General News of Tuesday, 5 December 2017
Health officials in the Ashanti Region have ruled out Meningitis as the cause of the recent deaths at the Kumasi Academy (KUMACA).
The officials, however, suspect a bacterial infection in the school.
Speaking to the Media, the Ashanti Regional Director of the Ghana Health Service (GHS), Dr. Emmanuel Tenkorang, said “we have done all the tests for meningitis. They are negative, so it shows that the condition is not meningitis.”
“We suspect that, most probably, there was an atypical bacterial infection, and that is the reason why we have this crisis. From the pathologist report, we believe there was an infection and most probably, it is a bacterial infection, and because of the fatalities, it is one of the atypical bacteria that we are dealing with,” the doctor added.
In the meantime, the school is set to be closed down latest by Friday, December 8, following the multiple deaths in the school over the past week.
In the days before the closure, a medical team will be administering antibiotics to the students and staff of the school to prevent the infection from spreading.
The Health Service officials are partnering with a medical team from the World Health Organization to screen and treat students who have been infected.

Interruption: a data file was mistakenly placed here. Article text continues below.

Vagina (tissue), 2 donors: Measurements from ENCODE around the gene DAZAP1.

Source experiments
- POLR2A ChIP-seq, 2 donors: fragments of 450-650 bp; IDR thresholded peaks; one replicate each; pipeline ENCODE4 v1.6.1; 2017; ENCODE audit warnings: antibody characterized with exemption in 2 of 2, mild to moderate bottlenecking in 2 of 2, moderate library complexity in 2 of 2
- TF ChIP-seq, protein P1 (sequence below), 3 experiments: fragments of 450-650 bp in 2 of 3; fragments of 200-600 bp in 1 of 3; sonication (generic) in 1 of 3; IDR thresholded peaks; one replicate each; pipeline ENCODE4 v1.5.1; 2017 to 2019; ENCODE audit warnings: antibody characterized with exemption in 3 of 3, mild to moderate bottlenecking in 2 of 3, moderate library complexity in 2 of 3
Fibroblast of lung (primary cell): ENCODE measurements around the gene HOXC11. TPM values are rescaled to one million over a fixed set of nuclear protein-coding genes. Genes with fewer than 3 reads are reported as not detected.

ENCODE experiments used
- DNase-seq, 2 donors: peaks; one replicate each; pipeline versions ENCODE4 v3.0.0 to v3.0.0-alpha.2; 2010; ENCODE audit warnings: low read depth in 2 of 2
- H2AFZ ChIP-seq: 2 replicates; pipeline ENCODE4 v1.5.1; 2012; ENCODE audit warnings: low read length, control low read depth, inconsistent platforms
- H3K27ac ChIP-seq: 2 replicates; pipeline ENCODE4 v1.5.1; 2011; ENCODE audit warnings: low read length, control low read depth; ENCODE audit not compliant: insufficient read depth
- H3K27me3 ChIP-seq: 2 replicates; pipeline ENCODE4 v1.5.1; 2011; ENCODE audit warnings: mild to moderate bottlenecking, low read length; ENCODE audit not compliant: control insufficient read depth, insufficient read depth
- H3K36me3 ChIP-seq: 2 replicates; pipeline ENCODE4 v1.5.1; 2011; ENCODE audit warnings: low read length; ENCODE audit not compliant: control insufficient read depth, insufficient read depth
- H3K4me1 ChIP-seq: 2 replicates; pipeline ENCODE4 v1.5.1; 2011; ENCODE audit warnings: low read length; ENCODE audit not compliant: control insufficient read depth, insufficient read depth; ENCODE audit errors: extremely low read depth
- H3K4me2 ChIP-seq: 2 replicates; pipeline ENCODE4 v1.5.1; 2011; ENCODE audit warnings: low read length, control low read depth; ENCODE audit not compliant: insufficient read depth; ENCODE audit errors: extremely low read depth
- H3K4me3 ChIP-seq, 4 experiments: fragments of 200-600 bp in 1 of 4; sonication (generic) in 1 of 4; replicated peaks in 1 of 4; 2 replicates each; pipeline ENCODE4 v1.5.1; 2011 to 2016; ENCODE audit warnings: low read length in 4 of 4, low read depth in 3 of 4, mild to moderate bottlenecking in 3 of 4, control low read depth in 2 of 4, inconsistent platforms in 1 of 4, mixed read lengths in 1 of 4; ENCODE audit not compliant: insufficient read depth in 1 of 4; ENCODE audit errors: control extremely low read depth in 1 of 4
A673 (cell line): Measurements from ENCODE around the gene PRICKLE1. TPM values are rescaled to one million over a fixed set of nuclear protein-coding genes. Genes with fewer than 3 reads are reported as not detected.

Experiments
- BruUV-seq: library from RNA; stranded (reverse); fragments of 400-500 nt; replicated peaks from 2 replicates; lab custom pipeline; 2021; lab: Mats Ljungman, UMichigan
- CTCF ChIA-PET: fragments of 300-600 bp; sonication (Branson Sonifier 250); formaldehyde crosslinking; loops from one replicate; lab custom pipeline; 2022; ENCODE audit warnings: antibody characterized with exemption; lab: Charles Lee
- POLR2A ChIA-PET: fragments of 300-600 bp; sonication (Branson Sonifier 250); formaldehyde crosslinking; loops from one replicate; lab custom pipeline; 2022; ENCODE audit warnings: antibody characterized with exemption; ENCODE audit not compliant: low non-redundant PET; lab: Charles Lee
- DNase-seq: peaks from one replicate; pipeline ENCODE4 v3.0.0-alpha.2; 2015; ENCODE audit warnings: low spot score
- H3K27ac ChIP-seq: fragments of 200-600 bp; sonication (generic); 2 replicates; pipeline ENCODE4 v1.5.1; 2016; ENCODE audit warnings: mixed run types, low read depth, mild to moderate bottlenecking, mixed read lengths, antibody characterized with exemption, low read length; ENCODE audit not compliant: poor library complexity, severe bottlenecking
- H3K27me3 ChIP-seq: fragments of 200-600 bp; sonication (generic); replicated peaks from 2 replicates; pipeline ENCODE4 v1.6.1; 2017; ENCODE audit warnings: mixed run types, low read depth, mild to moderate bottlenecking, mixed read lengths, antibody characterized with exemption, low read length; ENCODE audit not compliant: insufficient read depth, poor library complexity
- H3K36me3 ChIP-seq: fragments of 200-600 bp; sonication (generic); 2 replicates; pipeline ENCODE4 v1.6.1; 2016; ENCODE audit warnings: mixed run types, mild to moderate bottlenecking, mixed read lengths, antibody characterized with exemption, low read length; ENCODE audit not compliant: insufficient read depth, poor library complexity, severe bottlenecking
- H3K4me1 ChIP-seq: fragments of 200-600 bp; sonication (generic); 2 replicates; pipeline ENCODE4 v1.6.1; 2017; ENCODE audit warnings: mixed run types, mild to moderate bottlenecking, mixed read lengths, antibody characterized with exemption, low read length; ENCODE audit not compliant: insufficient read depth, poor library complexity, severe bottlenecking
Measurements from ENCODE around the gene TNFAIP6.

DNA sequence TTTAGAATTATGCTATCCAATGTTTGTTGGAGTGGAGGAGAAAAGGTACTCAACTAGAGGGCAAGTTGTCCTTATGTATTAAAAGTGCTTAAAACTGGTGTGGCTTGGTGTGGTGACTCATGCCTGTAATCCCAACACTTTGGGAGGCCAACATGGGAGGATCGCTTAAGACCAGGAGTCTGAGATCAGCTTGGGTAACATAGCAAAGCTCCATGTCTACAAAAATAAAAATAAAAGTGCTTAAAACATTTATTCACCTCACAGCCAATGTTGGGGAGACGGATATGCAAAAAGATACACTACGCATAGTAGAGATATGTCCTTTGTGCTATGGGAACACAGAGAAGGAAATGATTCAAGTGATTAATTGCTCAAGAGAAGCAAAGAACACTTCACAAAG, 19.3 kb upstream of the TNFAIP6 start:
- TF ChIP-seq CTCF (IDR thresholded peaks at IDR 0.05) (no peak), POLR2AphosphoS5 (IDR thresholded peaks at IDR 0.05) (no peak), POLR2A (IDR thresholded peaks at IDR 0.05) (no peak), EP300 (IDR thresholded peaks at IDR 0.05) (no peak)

Dr. Tenkorang said the team, after administering the antibiotics, will conduct an intensive survey in the school find the possible source of the bacteria.
“From there, we will do an intensive survey in the school. We will scan the entire environment, we will investigate the kitchen, investigate every staff and the environment to see if there is any infection hiding somewhere that is causing this problem.”
He also appealed to parents to be patient, and support the medical team as they try to solve the problem.
The Noguchi Memorial Institute for Medical Research is also expected to present a report on the cause of deaths on Wednesday.
The deaths were initially suspected to be meningitis-related.
Speaking in Parliament on Tuesday, the Minister of Health, Kwaku Agyemang-Manu, who been summoned to appear later to provide answers on the issue, noted that “the Head of Public Service and his other colleagues are all in Kumasi. They picked up samples of the blood and the post-mortem was done and they are suspecting Meningitis.”
“I haven’t had any report that indicates anything apart from the suspicion that we had. I may need a little bit of time to get the report, read it before I can brief the House adequately,” he added.
Six students have so far been discharged from the KNUST hospital, while 18 others are still on admission.
Four students died earlier in 2017, whilst three died just last week. Another died on Tuesday morning, prompting parents to raise concerns about the safety of their wards in the school.
Some of the parents stormed the school on Tuesday morning and took their wards home despite the fact that they are about to start examinations next week.
Later on Tuesday, some parents were seen running about on the school premises in search of their wards.
The Ashanti Regional Minister, Simon Osei Mensah, was addressing the school following a meeting with the Regional Security Council on the health crisis, when two female students of the school collapsed sparking the action from some parents.